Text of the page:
Is Your Organisation Volunteer Ready?

1 February 2014 | Magazine Articles

It seems that often community organisations have far more problems, and more complex problems, with their volunteers than with their paid staff, and sometimes it is pretty clear why.

There are many things that go wrong in volunteer management, but a lot of them can be mitigated early on, particularly at the volunteer recruitment phase, and in preparing to recruit. To ensure that your organisation is ready to recruit new volunteers, consider the following points:

• Have a clear human resources policy for volunteers, providing a set of ground rules that can be referred to in future if a problem arises. This policy, or a summarised version, should be given to all new volunteers at the recruitment stage, along with your code of conduct.

• Periodically review how volunteers are involved in your organisation, whether there are other areas that would benefit from volunteer involvement, how these roles will be divided, and what job title each will have.

• Ensuring there is a position description for each role, outlining tasks, goals, areas of responsibility and who they will be reporting to, is helpful. One of the common reasons that volunteers leave positions is feeling they are being asked to do too much, and the role becomes different or more than what they signed up for.

• Create a ‘volunteer contract’. This can be a simple one page document that outlines what you expect from your volunteers, and what your organisation offers to its volunteer staff.

• Ensure volunteers sign a confidentiality and privacy statement, particularly if your volunteers have access to any personal or sensitive information. This could be included in your contract or application form.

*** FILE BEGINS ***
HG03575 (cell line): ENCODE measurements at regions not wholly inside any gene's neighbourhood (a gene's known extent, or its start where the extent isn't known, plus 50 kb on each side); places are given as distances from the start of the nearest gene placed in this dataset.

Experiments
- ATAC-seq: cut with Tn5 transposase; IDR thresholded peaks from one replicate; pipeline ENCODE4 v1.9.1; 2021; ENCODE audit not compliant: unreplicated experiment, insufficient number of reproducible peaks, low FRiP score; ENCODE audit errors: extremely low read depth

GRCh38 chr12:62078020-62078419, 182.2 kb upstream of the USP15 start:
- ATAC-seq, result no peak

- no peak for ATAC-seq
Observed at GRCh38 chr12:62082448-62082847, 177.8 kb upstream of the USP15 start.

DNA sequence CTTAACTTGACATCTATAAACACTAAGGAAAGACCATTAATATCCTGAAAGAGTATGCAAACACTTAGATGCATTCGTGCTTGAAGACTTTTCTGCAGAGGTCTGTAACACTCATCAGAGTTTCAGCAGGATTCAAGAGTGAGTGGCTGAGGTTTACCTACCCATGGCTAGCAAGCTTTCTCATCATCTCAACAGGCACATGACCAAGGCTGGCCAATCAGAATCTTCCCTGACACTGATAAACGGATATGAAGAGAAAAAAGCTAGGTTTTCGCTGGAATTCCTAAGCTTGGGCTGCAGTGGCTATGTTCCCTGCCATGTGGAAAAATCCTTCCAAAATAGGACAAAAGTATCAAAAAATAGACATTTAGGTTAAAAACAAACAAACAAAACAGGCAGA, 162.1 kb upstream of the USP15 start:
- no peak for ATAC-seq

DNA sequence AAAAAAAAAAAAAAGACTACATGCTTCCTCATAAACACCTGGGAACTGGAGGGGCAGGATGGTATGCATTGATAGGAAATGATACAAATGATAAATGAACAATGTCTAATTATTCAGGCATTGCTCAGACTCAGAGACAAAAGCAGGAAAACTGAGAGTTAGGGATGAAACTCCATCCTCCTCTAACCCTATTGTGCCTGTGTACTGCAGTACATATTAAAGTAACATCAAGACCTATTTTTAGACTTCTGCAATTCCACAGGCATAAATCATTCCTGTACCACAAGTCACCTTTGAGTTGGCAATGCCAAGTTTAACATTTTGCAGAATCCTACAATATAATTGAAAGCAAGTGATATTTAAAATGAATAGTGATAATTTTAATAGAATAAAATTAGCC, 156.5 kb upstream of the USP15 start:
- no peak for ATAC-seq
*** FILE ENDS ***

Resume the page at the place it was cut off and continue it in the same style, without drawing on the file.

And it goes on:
• Create an application form for volunteers. This will ensure that you get the information you need, including referees, emergency contacts, information regarding the volunteer’s motivation – “what interests you in volunteering for our organisation?” “What would you like to gain from your voluntary role?” If you know what the volunteer wants, you’re more likely to be able to meet their needs.

• Referee checks are vital, and it is important to be consistent with these – even if you think your potential volunteer is perfect for the role, it is good practise to do the check, just in case.

• Create an information/application pack for potential volunteers – this will include the position description, information about your organisation, an application form, Police Check form and a copy of your volunteer contract.

• On the subject of Police Checks – do them. At this stage they still cost nothing, but could save you from a lot of problems later on. Even if your volunteers do not have access to clients, or to money, they still have access to your other staff and volunteers, and to equipment and supplies. A criminal conviction does not need to exclude a volunteer, but that depends on the nature of the conviction, how recent, and your organisational policies regarding criminal convictions.

• Ensure you have thought through what orientation and training your volunteer will need, and who will be responsible for that. We find that volunteers are often given little orientation, making it more difficult to feel they belong. If they don’t feel they belong, they will be unlikely to stay.

• Consider how you will support and celebrate your volunteers on an ongoing basis. Although this is later down the track, planning ahead will ensure that your volunteers feel recognised, and will show them that you value their contribution, a key part of volunteer retention.

I would assume that if your organisation was recruiting for a new paid staff member, you would already have a clear position description, an application process, perhaps an application form, a set of interview questions and a referee check form. Do you have the same systems in place for volunteers?

If you do not have these processes in place, there are plenty of templates and examples on the internet. Google them, ask organisations that are similar to yours if they have what you are looking for. Community organisations are very good at sharing resources.

Check out for a range of resources, examples and templates.

Heather Moore - Tonic Magazine (Issue 21, February-April 2014)